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Olayinka, Augustin K. - VM - Christian Weber

Augustin Kolawole Olayinka: The Transfiguration 

Jesus Leads us to the End of History

by Christian Weber

The perspective of this image is striking in comparison to most of the representations of the Transfiguration of Jesus: the foreground does not show the disciples kneeling or lying but Jesus coming towards the viewer, followed by Moses and Elijah. Three disciples stand in the background further down on the mountain. They see the apparition only from behind, looking at the back of the divine reality (cf. Ex 33:23). Two of them hold one of their hands in front of their eyes to protect themselves from the blinding light.

Moses and Elijah do not stand next to Jesus, they are not in conversation with him, but walk behind him as his followers. Moses carries the stick he performed miracles with (Ex 4:2) and the belt of the Passover (Ex 12:11). Elijah carries a simple prophet's robe of camel hair (2 Kings 1:8), while the flames at the bottom of his robe may refer to God's miraculous fire on Mount Carmel.

The colour scheme is striking: warm earth colours of brown and ochre predominate. The green and red of the sky are reflected in the garment of Jesus. His halo and the upper part of his robe are pink. And does the green patch at the bottom of his robe perhaps refer to the devil, who Christ will be facing soon in the evil of the cross?

In the artist's perspective the story of the Transfiguration not only tells about Jesus showing himself to the disciples. Jesus comes towards us, he invites us to follow him and join his followers of different ages – until the end of history.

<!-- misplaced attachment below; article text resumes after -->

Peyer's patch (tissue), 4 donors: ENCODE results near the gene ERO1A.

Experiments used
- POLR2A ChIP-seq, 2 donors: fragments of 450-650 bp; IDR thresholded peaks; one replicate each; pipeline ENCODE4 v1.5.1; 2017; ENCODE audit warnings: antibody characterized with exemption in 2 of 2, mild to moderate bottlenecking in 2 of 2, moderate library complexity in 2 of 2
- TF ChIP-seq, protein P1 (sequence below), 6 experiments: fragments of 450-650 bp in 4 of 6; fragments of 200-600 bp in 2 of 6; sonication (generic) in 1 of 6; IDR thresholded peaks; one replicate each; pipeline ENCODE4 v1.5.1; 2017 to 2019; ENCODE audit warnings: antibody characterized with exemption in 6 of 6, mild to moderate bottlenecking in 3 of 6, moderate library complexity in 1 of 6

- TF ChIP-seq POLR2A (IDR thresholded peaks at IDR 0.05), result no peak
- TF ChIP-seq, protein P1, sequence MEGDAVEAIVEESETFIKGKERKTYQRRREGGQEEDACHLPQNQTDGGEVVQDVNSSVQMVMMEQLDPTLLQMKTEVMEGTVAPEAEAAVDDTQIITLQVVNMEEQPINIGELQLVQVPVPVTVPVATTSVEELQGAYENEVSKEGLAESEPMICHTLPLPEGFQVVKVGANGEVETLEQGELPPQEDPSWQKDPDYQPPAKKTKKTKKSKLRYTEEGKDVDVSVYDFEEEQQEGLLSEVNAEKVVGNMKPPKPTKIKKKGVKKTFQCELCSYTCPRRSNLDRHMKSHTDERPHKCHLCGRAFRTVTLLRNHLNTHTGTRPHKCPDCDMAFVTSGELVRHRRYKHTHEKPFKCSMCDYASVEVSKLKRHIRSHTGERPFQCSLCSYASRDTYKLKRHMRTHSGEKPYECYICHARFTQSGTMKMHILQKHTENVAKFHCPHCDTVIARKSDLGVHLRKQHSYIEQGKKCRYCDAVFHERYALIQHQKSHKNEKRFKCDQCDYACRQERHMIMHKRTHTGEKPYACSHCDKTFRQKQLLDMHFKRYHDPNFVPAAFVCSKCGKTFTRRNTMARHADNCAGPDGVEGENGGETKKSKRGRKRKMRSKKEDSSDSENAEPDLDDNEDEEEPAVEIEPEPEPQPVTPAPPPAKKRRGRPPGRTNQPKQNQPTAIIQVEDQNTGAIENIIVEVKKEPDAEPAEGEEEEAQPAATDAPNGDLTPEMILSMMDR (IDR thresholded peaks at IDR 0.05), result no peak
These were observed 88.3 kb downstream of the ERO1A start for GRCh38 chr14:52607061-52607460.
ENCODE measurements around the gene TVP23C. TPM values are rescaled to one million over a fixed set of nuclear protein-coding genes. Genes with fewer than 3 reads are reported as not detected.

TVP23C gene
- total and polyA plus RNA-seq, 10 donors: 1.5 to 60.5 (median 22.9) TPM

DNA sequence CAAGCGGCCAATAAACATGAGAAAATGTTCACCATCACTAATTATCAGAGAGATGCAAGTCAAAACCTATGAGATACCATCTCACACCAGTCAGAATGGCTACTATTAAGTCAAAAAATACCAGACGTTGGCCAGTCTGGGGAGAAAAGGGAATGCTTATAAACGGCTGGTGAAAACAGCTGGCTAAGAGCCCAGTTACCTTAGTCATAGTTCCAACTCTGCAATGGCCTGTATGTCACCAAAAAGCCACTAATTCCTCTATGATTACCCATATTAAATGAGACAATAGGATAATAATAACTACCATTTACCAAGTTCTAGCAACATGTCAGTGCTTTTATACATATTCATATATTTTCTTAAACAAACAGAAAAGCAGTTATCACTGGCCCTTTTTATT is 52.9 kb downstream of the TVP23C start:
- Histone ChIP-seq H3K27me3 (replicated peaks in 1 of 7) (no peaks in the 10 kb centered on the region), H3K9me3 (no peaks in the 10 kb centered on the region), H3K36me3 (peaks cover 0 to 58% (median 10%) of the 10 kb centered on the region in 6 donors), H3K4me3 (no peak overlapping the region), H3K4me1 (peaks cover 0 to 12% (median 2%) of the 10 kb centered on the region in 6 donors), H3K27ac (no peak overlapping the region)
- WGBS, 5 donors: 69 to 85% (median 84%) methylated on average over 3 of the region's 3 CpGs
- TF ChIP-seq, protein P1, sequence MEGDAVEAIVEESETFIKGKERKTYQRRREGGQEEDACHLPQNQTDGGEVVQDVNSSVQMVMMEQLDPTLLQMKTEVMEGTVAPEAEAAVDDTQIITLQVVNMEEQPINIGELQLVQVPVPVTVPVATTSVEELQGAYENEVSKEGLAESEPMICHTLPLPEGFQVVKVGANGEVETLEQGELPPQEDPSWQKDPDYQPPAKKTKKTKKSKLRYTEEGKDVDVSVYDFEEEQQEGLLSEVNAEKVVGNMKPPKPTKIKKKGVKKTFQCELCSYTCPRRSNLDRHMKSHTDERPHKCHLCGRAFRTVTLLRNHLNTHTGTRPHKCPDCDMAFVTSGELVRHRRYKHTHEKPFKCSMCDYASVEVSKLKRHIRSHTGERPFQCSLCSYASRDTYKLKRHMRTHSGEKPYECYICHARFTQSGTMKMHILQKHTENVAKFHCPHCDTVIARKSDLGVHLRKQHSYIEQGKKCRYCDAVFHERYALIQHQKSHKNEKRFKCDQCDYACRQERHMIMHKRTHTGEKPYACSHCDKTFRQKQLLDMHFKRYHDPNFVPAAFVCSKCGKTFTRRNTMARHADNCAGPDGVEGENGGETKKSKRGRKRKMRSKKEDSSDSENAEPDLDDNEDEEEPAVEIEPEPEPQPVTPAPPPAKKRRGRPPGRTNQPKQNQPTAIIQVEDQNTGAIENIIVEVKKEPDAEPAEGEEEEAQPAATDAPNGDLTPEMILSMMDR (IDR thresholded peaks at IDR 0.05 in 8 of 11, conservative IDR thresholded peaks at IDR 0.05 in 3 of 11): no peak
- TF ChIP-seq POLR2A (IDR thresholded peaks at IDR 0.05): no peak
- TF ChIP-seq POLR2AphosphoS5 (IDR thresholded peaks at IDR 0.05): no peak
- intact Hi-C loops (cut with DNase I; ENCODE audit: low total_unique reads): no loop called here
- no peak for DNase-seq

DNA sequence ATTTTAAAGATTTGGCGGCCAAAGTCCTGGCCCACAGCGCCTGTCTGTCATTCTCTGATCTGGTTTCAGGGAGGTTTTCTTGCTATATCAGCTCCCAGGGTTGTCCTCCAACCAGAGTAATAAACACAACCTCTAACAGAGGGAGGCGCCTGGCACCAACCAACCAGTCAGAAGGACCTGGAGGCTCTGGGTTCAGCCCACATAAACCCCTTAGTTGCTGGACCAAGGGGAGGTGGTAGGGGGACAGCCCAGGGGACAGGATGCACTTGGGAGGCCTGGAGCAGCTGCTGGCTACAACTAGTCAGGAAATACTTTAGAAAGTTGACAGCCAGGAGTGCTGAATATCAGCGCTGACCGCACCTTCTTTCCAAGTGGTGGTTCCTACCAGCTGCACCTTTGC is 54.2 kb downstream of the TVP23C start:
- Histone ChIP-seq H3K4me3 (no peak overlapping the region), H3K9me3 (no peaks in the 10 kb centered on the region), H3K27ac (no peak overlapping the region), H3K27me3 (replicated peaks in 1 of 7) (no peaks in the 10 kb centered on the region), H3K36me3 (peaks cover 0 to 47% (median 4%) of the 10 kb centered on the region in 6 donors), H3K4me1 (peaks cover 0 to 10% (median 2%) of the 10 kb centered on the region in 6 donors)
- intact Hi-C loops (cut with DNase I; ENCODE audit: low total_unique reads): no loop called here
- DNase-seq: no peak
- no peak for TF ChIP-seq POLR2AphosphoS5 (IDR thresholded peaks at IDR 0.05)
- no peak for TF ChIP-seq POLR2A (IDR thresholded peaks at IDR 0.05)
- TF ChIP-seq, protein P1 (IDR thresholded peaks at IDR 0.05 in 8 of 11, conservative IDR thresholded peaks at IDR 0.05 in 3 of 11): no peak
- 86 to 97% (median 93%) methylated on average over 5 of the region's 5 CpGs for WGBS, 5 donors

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1. Augustin Kolawole Olayinka: The Transfiguration of Jesus (1997). From: missio-Kunstkalender 2002 no. 5 © missio Aachen.

2. Olayinka uses a selfmade stencil to put paste on the cloth. His second son is watching him.

Photo: Shirabe Ogata (2010). From: Ogata (2016) 586, fig. 25.

3. Olayinka working on clay statues. Photo: Shirabe Ogata (2008). From: Ogata (2016) 607, fig. 36.

Augustin Kolawole Olayinka was born in Ibadan/Nigeria in 1964 and discovered his artistic abilities as a child. Through the mediation of an uncle he was able to take an apprenticeship with the artist Bayo Ogundele in Ile-Ife. Like his famous brother Rufus Ogundele, Bayo belonged to the Oshogbo School, which was founded in the mid-1960s by Georgina and Ulli Beier (she was a painter from England and he a linguist from Germany). Typical for the Oshogbo style are flat compositions, use of primary colours, representation of faces like African masks and themes from Yoruba culture (like mythology, dance and agriculture). In 1986 Olayinka passed the entrance examination of the university in Ile-Ife and was able to study art for four years. When he won the missio Art Prize in 1993, he was invited to Aachen, Germany for three months and gained international recognition. But it remained difficult to make a living from art. At times he earned money as a motorcycle taxi driver. Between 2008 and 2012 he received several commissions to decorate Catholic churches in Nigeria. Even though his wife Funke has a small tailor shop and trades in food, the money was not enough to finance a higher education of their two sons and three daughters. At times the family could only afford one meal a day. Together with his family, Olayinka belongs to a Pentecostal church founded in 2006, where he is also active as a choir conductor and Sunday school teacher. He continues to make a living from artistic commissions, which include an enormous range of styles and techniques (painting, fabric printing, clay reliefs, cement statues).

Literature:

  • missio-Kunstkalender (1995) no. 9, (2002) and (2007) no. 2
  • Gregor von Fürstenberg and Vellguth, Klaus (Ed.) (2006): Mein Bild von Weihnachten. Was Prominente glauben, Kevelaer, 13.
  • Gregor von Fürstenberg and Vellguth, Klaus (Ed.) (2007): Mein Bild von Ostern. Was Prominente glauben, Kevelaer, 11.
  • Shirabe Ogata (2016):「アーティスト」として生きていく= To Live as an Artist. The Way the Arts are Practiced in the City of Ile-Ife, Nigeria, in: Bulletin of the National Museum of Ethnology Osaka/Japan 40 (2016, vol. 4) 547-618. [doi.org/10.15021/00006074]

This essay is an extended excerpt from: Weber, Christian (2020): Wie andere Kulturen die Bibel sehen. Ein Praxisbuch mit 70 Kunstwerken aus 33 Ländern, Zürich [How Other Cultures See the Bible. A Handbook with 70 Artworks from 33 Countries], www.tvz-verlag.ch/buch/wie-andere-kulturen-die-bibel-sehen-9783290182748/?page_id=1

ArtWay Visual Meditation 2 August 2020